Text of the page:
Another strong reason for the bias is financial interests, especially in an industry-sponsored trial. Such was the case with the Tamiflu trial; the negative results had been deliberately withheld. It wasn’t until the full data were released to Cochrane that a comprehensive review could be executed. In 2014, after obtaining all the data, it was found that Tamiflu had little or no impact on complications of influenza, but might in fact expose the patient to unwanted side effects.

Countering the biases

Systematic reviews are only useful if the reviewers have access to all the data – the good, the bad and the inconclusive. Cochrane reviewers often try to get unpublished clinical study reports from pharmaceutical companies, but most of the time they only have published studies to compare. If there is significant publication bias, it could further bias the reviews. However, they have developed statistical methods that are useful in helping detect whether or not publication bias is present – and what its effects on the results have been.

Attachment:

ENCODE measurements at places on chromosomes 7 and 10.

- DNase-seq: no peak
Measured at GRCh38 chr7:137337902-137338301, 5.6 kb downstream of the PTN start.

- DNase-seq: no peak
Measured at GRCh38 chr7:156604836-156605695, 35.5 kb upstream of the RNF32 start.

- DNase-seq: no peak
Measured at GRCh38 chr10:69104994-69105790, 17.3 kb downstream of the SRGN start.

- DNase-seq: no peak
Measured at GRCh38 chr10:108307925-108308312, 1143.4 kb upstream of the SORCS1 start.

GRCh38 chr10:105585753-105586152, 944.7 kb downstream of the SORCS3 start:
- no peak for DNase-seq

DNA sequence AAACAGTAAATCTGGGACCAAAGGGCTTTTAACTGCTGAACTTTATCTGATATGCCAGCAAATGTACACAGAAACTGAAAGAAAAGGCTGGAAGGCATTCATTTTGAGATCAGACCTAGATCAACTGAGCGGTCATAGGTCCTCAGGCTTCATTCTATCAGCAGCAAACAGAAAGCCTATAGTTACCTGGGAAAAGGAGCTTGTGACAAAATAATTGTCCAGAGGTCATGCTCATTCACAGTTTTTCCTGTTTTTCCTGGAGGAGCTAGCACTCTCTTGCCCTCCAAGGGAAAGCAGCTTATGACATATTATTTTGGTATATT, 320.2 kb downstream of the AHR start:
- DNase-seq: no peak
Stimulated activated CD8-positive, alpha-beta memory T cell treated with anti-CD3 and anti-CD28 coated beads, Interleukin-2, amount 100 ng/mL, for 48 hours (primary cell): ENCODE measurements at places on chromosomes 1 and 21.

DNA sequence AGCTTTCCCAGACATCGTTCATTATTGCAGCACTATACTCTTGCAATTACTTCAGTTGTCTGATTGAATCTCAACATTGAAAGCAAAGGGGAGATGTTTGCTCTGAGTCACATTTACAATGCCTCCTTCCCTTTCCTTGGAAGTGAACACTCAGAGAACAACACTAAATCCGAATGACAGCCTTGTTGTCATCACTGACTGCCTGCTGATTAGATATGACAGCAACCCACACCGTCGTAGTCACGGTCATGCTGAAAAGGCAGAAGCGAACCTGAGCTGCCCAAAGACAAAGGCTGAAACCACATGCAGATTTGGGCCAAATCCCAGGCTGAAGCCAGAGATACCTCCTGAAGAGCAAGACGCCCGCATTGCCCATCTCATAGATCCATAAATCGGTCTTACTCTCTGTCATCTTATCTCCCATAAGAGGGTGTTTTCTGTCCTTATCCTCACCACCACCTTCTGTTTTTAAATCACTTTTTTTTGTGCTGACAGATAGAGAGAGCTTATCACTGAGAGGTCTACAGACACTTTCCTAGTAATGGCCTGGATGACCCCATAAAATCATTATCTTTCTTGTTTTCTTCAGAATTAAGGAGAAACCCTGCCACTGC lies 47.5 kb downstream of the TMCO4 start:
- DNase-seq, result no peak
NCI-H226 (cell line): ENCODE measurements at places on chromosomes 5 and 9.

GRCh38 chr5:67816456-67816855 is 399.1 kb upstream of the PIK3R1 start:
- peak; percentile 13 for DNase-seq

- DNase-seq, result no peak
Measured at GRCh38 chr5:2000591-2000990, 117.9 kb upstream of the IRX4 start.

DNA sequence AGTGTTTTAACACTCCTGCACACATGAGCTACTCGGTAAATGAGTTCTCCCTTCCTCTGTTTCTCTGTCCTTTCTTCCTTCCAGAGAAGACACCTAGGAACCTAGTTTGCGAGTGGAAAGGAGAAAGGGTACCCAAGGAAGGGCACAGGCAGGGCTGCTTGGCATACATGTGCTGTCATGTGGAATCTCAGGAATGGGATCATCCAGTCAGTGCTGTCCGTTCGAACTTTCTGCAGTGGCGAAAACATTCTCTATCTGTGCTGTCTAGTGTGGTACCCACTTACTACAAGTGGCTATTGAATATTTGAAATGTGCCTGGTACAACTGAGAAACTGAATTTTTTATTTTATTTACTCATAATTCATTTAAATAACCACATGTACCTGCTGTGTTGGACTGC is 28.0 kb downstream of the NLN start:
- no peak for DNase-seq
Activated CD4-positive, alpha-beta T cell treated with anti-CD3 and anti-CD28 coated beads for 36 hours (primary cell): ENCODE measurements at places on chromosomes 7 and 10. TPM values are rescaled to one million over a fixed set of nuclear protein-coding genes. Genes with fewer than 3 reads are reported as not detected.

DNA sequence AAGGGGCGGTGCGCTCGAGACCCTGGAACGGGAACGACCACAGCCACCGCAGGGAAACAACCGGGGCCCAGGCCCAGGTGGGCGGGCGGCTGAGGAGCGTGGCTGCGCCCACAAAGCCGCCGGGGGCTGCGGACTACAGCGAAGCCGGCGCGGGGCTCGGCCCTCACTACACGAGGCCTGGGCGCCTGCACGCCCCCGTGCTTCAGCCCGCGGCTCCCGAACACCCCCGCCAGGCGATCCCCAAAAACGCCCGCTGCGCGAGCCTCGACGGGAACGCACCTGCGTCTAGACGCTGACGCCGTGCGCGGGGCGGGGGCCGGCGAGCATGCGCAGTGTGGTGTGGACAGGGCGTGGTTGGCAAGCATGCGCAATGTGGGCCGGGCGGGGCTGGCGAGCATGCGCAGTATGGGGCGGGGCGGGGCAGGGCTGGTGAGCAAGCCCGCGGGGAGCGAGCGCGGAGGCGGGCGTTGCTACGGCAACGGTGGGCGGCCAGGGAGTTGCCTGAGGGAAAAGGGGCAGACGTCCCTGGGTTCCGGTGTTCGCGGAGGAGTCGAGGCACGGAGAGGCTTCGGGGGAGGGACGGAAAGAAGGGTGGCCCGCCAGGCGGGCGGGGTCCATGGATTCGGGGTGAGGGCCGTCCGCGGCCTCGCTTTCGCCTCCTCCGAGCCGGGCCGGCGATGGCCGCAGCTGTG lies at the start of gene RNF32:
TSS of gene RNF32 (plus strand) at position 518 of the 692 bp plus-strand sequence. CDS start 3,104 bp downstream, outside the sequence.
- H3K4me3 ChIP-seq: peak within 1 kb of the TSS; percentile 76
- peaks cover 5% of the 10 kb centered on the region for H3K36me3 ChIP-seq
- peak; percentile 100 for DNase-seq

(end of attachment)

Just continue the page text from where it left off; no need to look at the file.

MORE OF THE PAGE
There are probably many more cases like this, but since Tamiflu was a poster child, efforts have been put in by several parties – including national health agencies – to increase trial transparency and reduce publication bias. A campaign called AllTrials (www.alltrials.net) was initiated in 2013 to petition for all past and present clinical trials to be registered, and their results reported. The US National Institutes of Health has an online registry (ClinicalTrials.gov) that keeps track of research involving human subjects.